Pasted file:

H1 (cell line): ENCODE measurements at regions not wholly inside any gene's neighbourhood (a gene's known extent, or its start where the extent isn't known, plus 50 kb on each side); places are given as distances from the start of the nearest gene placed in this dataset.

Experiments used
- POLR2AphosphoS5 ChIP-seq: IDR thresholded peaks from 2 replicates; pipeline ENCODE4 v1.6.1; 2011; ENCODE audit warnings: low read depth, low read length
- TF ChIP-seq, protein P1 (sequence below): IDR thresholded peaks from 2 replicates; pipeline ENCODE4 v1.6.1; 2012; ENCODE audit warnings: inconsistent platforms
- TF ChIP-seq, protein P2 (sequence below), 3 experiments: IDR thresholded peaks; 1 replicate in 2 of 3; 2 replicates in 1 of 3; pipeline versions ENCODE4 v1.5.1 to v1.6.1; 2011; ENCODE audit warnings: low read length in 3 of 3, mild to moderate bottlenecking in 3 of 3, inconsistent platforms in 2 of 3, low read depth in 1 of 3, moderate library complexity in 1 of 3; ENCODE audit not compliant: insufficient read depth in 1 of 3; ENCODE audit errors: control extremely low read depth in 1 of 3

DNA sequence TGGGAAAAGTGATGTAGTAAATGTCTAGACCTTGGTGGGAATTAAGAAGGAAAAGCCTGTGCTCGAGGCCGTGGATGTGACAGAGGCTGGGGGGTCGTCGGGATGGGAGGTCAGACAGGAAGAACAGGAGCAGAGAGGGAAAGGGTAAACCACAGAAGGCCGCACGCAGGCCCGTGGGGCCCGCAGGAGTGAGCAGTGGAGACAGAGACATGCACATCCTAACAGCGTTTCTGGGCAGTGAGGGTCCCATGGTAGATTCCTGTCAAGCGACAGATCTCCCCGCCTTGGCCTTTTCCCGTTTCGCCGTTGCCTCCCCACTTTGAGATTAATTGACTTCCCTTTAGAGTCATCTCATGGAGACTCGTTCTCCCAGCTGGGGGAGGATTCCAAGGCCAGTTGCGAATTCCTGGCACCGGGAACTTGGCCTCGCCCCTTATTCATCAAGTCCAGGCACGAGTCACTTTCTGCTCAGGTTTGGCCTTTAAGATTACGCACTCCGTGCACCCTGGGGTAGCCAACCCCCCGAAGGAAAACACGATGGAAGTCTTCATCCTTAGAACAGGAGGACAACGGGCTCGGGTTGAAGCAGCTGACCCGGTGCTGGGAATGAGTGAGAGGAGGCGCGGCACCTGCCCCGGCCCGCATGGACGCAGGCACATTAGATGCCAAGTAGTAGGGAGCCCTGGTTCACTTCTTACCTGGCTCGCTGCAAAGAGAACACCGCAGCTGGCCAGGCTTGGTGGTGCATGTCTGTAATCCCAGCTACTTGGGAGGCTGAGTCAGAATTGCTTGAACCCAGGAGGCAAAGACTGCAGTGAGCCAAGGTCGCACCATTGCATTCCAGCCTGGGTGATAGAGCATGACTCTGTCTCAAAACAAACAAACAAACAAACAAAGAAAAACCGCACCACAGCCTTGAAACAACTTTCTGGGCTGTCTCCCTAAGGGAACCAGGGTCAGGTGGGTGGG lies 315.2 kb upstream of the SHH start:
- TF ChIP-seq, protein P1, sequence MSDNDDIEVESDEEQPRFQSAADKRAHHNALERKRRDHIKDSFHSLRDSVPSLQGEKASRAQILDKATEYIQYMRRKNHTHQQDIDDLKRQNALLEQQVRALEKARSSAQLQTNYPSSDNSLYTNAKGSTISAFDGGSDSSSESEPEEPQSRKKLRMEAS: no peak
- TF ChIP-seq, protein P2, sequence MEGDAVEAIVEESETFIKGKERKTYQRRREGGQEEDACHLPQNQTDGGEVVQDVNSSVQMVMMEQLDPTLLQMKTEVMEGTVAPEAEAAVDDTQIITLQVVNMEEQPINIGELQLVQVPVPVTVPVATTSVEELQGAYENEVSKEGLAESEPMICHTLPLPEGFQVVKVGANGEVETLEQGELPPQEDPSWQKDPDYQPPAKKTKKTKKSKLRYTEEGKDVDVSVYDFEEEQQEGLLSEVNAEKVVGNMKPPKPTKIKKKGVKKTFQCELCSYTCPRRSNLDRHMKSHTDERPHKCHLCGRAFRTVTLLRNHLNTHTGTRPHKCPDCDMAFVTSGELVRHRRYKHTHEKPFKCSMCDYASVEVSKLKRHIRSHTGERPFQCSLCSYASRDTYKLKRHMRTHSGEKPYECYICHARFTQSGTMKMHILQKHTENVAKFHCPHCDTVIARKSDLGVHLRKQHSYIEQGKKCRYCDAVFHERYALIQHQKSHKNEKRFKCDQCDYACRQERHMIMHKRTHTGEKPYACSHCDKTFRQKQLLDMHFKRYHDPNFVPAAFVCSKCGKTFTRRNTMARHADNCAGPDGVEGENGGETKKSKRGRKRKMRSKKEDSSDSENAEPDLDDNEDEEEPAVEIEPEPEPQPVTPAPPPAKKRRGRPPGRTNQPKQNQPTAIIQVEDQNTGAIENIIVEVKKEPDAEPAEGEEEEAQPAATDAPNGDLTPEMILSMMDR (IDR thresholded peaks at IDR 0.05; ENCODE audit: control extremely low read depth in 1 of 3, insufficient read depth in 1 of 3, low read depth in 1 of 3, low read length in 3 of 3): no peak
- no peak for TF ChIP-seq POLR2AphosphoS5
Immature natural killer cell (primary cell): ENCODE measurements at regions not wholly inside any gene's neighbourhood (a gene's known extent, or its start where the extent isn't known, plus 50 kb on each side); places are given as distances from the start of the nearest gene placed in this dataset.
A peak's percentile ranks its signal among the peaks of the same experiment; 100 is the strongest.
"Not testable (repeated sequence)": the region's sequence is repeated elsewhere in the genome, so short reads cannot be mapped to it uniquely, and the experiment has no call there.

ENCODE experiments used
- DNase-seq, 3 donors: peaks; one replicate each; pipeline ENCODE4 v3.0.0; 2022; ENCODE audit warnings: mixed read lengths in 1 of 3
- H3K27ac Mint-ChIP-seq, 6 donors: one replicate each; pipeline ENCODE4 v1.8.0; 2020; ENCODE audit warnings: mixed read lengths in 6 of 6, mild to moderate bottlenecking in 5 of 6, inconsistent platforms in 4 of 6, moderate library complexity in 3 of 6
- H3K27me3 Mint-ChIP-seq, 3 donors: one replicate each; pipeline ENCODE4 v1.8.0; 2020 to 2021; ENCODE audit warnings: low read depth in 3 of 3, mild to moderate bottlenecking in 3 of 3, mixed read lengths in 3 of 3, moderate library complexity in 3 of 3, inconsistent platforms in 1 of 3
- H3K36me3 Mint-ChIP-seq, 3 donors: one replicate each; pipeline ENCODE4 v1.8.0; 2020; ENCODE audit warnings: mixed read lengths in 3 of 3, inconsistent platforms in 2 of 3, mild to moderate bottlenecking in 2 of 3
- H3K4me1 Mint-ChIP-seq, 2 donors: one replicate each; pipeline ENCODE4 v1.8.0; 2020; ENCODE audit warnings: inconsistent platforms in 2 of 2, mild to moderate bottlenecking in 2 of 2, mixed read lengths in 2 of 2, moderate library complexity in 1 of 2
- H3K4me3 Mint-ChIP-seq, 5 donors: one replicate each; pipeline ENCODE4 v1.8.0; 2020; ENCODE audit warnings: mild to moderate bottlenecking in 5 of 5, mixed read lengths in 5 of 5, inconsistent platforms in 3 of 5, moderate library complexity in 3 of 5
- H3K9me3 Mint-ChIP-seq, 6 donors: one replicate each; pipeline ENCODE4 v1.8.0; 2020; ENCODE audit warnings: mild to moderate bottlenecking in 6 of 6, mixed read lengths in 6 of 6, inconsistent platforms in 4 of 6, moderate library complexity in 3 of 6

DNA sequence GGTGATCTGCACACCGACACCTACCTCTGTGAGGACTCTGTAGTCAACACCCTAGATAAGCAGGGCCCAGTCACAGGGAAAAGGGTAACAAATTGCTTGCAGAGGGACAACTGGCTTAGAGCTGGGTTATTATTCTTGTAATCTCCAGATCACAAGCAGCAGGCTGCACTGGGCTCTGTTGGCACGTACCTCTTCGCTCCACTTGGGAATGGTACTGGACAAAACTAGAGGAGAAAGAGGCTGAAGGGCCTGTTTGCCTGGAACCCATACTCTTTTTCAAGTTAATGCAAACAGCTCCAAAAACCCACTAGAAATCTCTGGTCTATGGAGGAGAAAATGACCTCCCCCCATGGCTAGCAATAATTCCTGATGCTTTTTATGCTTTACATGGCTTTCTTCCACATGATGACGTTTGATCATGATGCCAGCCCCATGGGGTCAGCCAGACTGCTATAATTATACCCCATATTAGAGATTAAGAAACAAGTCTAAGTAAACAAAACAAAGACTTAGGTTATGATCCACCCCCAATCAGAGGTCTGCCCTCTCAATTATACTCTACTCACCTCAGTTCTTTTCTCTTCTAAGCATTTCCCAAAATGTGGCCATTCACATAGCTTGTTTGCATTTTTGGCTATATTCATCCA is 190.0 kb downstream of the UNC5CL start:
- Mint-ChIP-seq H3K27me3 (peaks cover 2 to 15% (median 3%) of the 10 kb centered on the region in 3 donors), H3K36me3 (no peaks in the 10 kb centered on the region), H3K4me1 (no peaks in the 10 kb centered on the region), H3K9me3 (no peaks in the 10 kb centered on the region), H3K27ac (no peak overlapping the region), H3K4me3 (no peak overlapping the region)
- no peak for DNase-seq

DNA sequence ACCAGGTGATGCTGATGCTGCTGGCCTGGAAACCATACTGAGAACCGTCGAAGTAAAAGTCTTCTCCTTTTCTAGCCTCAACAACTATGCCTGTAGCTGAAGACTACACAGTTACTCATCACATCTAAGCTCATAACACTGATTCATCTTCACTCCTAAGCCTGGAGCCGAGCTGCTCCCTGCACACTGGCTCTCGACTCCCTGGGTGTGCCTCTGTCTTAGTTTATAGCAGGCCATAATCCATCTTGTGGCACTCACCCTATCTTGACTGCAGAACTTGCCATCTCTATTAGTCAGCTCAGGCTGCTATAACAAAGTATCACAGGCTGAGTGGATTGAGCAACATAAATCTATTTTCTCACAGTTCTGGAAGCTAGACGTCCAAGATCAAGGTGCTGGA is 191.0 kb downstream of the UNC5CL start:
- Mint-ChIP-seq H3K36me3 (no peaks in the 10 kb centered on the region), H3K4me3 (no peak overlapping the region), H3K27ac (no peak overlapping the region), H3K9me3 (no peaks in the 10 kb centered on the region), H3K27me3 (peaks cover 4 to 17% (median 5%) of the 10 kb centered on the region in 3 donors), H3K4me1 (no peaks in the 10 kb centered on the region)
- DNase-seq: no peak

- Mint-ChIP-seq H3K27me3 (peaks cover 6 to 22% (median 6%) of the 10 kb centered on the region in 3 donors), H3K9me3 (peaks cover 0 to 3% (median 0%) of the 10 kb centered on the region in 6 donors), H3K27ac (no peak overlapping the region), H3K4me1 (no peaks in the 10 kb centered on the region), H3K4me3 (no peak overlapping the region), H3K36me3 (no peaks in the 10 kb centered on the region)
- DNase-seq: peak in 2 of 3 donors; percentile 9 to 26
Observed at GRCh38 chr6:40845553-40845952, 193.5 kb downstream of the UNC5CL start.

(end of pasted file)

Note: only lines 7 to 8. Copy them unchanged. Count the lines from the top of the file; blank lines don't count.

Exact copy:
- TF ChIP-seq, protein P1, sequence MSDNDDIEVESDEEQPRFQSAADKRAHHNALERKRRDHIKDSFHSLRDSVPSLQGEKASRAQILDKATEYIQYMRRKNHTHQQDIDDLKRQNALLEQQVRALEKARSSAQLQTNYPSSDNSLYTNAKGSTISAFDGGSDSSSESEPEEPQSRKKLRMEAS: no peak
- TF ChIP-seq, protein P2, sequence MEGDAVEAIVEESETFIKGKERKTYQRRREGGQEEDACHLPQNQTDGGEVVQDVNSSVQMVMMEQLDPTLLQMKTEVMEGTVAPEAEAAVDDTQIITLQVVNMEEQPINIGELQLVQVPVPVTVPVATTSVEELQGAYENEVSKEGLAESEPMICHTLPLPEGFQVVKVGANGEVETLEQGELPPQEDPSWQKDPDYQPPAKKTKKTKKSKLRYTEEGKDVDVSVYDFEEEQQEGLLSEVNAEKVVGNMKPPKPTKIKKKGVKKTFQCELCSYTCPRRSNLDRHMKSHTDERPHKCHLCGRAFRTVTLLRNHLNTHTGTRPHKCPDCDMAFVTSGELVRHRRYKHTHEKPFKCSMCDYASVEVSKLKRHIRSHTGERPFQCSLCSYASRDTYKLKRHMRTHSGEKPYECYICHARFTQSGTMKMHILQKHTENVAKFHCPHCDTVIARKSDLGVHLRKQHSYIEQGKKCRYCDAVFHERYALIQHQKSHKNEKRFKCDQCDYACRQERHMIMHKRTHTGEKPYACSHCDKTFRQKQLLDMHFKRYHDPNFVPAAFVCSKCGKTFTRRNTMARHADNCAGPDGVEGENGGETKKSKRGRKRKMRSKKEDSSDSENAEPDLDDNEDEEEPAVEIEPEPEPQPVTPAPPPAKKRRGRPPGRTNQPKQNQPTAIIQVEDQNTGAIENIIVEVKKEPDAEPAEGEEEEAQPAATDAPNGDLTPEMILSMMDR (IDR thresholded peaks at IDR 0.05; ENCODE audit: control extremely low read depth in 1 of 3, insufficient read depth in 1 of 3, low read depth in 1 of 3, low read length in 3 of 3): no peak